Prigozhin has not been seen since Saturday, when he waved to well-wishers from a vehicle in the southern Russian city of Rostov-on-Don, which his fighters briefly occupied.

On Tuesday morning, a private jet believed to belong to Prigozhin flew from Rostov to an airbase southwest of the Belarusian capital of Minsk, according to data from FlightRadar24.

Putin attempts to assert authority

Amid the fallout from Prigozhin’s mutiny against Moscow, Russian President Vladimir Putin’s supporters have insisted his rule has not been weakened by the revolt and that Russian officials have been trying to put the crisis behind them, with the FSB intelligence service dropping all criminal charges against Wagner fighters.

Putin has also attempted to shore up his authority by thanking regular Russian troops for what he described as averting a civil war and has portrayed events over the weekend as a sort of victory for the Russian army.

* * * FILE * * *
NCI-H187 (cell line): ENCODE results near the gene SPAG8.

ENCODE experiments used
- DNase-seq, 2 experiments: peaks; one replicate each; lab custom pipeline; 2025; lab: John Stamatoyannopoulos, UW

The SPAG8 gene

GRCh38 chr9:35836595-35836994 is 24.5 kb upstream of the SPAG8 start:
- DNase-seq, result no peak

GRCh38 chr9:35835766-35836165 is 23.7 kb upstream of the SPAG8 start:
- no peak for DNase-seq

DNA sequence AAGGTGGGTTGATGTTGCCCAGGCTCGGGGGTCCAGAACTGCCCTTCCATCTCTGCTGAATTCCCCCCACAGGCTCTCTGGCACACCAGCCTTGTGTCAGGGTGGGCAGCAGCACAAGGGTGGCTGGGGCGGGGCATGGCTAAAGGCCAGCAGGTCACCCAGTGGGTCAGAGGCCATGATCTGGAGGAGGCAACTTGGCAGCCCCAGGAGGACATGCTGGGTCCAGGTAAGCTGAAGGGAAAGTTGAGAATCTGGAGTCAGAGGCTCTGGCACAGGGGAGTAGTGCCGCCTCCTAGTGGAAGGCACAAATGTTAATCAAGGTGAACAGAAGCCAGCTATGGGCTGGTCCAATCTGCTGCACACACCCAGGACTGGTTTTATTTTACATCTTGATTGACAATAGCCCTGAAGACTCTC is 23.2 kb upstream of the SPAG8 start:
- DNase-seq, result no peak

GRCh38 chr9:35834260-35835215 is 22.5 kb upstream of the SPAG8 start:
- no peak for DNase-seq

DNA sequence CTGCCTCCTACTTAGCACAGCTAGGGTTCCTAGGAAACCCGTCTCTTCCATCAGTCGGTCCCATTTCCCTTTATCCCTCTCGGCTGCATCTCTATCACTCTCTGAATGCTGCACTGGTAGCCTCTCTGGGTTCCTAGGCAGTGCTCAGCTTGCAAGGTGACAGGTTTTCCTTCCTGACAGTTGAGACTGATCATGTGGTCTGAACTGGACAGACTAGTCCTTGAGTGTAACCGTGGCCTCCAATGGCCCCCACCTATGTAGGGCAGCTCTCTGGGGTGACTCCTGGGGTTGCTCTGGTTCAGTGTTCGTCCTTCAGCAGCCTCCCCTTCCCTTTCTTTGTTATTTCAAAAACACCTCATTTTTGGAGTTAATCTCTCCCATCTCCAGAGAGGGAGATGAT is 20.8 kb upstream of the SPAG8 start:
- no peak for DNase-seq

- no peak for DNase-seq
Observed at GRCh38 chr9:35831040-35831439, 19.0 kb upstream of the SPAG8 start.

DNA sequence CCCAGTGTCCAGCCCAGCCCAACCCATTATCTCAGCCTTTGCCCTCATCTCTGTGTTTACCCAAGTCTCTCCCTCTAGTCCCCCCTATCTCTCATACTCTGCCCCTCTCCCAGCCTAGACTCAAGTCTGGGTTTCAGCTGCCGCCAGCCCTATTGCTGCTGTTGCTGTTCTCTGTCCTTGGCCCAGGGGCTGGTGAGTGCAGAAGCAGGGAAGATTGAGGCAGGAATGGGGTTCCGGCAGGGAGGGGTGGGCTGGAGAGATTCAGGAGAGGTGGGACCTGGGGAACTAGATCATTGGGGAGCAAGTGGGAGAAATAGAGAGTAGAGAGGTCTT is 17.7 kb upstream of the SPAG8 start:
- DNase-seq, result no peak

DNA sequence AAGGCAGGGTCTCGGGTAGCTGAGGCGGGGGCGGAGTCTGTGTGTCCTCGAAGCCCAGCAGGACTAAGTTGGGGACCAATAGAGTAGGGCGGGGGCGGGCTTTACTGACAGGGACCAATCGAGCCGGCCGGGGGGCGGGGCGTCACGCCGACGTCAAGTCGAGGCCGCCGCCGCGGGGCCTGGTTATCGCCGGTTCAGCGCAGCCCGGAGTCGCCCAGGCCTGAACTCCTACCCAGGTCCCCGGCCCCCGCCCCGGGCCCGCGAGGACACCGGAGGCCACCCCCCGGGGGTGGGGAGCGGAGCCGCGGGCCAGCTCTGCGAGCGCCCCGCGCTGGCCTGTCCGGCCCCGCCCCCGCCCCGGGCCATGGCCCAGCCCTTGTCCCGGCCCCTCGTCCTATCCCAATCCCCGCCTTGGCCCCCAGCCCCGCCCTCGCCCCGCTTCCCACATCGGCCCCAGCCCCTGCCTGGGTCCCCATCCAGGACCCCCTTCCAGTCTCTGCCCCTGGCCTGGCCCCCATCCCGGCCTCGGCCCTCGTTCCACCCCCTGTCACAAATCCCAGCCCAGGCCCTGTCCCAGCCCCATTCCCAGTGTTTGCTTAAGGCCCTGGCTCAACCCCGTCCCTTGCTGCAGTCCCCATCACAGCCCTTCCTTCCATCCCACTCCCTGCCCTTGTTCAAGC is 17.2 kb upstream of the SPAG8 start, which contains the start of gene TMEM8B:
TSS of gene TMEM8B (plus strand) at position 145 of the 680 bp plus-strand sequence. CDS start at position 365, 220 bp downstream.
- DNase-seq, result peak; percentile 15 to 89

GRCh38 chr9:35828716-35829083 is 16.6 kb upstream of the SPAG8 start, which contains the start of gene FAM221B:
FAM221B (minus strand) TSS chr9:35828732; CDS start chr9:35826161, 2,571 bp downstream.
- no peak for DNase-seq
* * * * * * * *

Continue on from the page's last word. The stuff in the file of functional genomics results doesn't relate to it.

“You de facto stopped civil war,” Putin told troops from Russia’s defence ministry, National Guard, FSB security service and interior ministry who gathered in a Kremlin courtyard on Tuesday.

“You proved your loyalty to the people of Russia and the military oath,” Putin said, before holding a minute of silence for the airmen shot down and killed by Wagner forces on Saturday.

In a separate meeting with defence officials, Putin said for the first time that the Wagner Group was wholly funded by the Russian federal budget, despite operating as an independent mercenary force. He added that since the full-scale invasion of Ukraine in February 2022, Moscow has paid the group 86.262 billion rubles (about $1bn) in salaries.

Moscow has said that preparations were under way for Wagner fighters still in Ukraine, who number about 25,000 according to Prigozhin, to hand over their heavy weapons to Russia’s military.

Lukashenko and Wagner

Talking to his military officials on Tuesday, Belarus’s Lukashenko said he had urged Putin not to kill the rebellious mercenary boss Prigozhin.

“I said to Putin: we could waste him, no problem. If not on the first try, then on the second. I told him: don’t do this,” Lukashenko said, according to state media.